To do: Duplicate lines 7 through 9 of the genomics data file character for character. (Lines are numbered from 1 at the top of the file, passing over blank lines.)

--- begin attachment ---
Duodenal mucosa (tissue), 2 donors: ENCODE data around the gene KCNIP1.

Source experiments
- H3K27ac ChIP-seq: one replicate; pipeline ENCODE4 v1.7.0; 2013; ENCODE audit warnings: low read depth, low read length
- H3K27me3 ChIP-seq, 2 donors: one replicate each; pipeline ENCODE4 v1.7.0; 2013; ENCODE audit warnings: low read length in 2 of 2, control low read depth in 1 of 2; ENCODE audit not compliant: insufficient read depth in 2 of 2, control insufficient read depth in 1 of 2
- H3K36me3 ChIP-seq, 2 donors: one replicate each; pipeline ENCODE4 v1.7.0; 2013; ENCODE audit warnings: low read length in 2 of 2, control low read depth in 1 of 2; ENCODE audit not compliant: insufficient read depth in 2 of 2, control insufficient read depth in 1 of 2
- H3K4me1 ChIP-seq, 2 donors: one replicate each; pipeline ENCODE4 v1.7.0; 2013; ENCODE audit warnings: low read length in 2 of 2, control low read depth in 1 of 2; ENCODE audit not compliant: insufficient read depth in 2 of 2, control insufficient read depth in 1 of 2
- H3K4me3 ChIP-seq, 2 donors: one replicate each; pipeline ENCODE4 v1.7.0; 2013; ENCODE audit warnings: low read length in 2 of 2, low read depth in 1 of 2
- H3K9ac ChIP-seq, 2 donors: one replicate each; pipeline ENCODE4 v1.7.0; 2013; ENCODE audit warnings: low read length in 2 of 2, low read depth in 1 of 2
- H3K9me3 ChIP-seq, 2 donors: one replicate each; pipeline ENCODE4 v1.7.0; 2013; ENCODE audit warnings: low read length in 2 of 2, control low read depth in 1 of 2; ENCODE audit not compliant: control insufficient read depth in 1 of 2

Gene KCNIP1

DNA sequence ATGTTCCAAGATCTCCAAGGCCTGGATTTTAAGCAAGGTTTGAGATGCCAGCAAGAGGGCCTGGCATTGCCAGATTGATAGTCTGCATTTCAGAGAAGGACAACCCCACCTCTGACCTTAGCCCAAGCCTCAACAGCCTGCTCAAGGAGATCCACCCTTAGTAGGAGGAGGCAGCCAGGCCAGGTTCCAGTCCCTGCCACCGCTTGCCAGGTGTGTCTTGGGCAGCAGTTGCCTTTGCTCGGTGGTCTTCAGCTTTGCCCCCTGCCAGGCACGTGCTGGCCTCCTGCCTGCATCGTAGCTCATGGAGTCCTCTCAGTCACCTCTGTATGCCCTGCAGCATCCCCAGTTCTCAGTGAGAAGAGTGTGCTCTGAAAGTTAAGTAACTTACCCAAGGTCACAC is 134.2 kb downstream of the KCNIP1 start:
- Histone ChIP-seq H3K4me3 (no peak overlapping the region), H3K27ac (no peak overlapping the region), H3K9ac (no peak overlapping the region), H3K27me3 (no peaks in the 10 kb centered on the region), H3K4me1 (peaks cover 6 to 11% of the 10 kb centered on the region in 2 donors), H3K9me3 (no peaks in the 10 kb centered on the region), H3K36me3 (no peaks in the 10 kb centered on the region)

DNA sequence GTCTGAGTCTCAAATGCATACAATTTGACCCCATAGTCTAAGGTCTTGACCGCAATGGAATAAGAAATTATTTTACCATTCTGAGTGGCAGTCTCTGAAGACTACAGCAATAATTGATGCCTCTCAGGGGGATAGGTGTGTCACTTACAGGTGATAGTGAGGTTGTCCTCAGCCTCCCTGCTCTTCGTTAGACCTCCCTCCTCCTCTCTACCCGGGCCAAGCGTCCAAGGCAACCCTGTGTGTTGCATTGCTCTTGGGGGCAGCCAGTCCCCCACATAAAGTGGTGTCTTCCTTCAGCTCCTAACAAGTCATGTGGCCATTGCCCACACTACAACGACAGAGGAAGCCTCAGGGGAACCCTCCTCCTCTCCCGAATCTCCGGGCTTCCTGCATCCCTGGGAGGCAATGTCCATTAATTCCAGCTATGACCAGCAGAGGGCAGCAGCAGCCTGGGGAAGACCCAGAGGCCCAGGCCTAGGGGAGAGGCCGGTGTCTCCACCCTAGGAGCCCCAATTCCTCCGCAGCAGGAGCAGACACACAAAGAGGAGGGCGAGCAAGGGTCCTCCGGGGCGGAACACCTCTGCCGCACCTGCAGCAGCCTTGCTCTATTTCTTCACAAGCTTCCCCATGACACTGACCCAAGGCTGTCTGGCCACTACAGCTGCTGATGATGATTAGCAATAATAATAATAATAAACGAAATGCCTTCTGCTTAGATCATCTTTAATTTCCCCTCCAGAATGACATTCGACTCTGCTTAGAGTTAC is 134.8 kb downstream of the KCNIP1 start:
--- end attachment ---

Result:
- H3K4me3 ChIP-seq, 2 donors: one replicate each; pipeline ENCODE4 v1.7.0; 2013; ENCODE audit warnings: low read length in 2 of 2, low read depth in 1 of 2
- H3K9ac ChIP-seq, 2 donors: one replicate each; pipeline ENCODE4 v1.7.0; 2013; ENCODE audit warnings: low read length in 2 of 2, low read depth in 1 of 2
- H3K9me3 ChIP-seq, 2 donors: one replicate each; pipeline ENCODE4 v1.7.0; 2013; ENCODE audit warnings: low read length in 2 of 2, control low read depth in 1 of 2; ENCODE audit not compliant: control insufficient read depth in 1 of 2